The computed mask weight from Figure 2(b).
Black stands for ones, while grey stands for zeros.
Figure 5 |

Figure 6

Figure 7

Figure 8

The model with two reflectors in the previous example is simple. To test whether the inversion scheme works for complex models, I apply it to the Marmousi model, which is shown in Figure 9(a), again with about of the traces in the offset dimension replaced with zeros. The computed mask weight is shown in Figure 9(b). As before, I use the migrated image cube as the reference image cube for computing the weighting matrices and . The parameter is also chosen to be the mean value of the current offset vector. Because there are no good suggestions for the parameter ,it is chosen by trial and error to get a satisfactory result. Since I use only one reference velocity (the average between the maximum and the minimum velocities at each depth step) for the DSR-SSF algorithm, some steeply dipping faults are not well imaged, and because of the inaccuracy of the reference velocity, some locations are mispositioned, indicating there should be some residual moveout in both SODCIGs and ADCIGs.

Figure 9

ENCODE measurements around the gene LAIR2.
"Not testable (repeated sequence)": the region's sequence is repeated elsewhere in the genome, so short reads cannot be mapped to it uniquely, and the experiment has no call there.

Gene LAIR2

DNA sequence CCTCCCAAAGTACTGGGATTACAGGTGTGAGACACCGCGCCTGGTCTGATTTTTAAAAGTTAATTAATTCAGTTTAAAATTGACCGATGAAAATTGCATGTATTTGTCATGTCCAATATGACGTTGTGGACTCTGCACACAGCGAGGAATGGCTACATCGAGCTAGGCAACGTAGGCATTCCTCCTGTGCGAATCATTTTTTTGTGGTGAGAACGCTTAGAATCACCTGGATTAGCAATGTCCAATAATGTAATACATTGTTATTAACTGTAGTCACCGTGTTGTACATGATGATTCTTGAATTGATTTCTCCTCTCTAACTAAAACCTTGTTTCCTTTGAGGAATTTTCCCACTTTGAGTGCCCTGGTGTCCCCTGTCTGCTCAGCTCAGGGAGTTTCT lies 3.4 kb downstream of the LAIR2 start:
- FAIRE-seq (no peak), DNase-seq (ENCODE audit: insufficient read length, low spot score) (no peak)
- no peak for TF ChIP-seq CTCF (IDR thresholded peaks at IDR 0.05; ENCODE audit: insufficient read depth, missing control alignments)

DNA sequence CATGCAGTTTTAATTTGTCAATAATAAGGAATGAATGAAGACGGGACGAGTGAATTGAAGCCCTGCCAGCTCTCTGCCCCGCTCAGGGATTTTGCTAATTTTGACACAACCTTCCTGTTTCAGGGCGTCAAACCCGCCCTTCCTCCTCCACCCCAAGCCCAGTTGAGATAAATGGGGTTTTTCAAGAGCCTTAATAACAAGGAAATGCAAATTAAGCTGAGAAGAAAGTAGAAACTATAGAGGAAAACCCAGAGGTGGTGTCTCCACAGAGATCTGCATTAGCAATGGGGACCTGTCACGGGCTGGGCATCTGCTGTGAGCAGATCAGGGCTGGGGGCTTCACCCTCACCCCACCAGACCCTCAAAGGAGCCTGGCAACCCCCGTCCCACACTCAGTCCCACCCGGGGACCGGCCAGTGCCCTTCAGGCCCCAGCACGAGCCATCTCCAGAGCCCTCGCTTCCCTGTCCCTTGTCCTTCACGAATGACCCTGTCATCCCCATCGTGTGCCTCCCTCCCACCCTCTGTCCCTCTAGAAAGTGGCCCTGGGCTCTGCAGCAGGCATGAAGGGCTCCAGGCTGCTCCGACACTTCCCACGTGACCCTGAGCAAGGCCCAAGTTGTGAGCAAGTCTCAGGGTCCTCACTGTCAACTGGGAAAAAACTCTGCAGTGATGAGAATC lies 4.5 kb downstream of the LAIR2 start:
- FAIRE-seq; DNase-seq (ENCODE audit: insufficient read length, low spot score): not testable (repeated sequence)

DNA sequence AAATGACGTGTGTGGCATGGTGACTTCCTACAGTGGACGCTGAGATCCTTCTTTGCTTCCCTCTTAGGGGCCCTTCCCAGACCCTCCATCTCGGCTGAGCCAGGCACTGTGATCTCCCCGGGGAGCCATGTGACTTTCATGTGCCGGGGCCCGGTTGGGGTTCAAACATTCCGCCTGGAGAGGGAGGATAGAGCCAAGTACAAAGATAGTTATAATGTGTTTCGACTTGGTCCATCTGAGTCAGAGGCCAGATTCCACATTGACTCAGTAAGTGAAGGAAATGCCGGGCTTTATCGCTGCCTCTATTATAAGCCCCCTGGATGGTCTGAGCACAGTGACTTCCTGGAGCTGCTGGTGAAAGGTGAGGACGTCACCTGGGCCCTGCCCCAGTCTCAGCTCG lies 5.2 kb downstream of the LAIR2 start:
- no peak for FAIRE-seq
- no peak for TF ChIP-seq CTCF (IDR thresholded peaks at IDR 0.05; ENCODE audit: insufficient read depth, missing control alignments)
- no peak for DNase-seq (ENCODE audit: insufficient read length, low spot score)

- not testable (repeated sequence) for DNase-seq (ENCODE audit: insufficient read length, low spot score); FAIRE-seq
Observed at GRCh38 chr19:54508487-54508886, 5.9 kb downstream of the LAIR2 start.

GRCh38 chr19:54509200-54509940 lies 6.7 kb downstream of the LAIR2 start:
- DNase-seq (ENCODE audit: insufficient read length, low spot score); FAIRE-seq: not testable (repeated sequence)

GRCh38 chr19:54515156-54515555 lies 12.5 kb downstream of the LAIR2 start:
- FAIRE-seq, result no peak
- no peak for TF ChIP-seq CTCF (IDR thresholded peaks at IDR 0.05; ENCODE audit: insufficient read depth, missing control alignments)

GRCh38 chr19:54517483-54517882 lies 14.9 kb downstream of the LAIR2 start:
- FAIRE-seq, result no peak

The final inversion result is shown in Figure10 (b); for comparison, Figure10(a) is the migration result. By using the approximated inversion scheme, we suppress the weak and incoherent noise and obtain a much cleaner result, while also improving the resulotion to some extent. This is more obvious if we extract a single trace from the migration result and the inversion result to compare their relative amplitudes. Figure 11 shows the extracted trace located at CMP=4 km, offset= km, while Figure 12 shows the extracted trace located at CMP=7.5 km, offset= km. In both figures, (a) is obtained from the migration result, while (b) is obtained from the inversion result. From Figure 11 and Figure 12, we can see that small amplitudes and the sidelobes of the wavelets are penalized by the inversion scheme and the inversion result yields an image with higher resolution. But also notice that some weak reflections which are presented in the migration result are attenuated in the inversion result.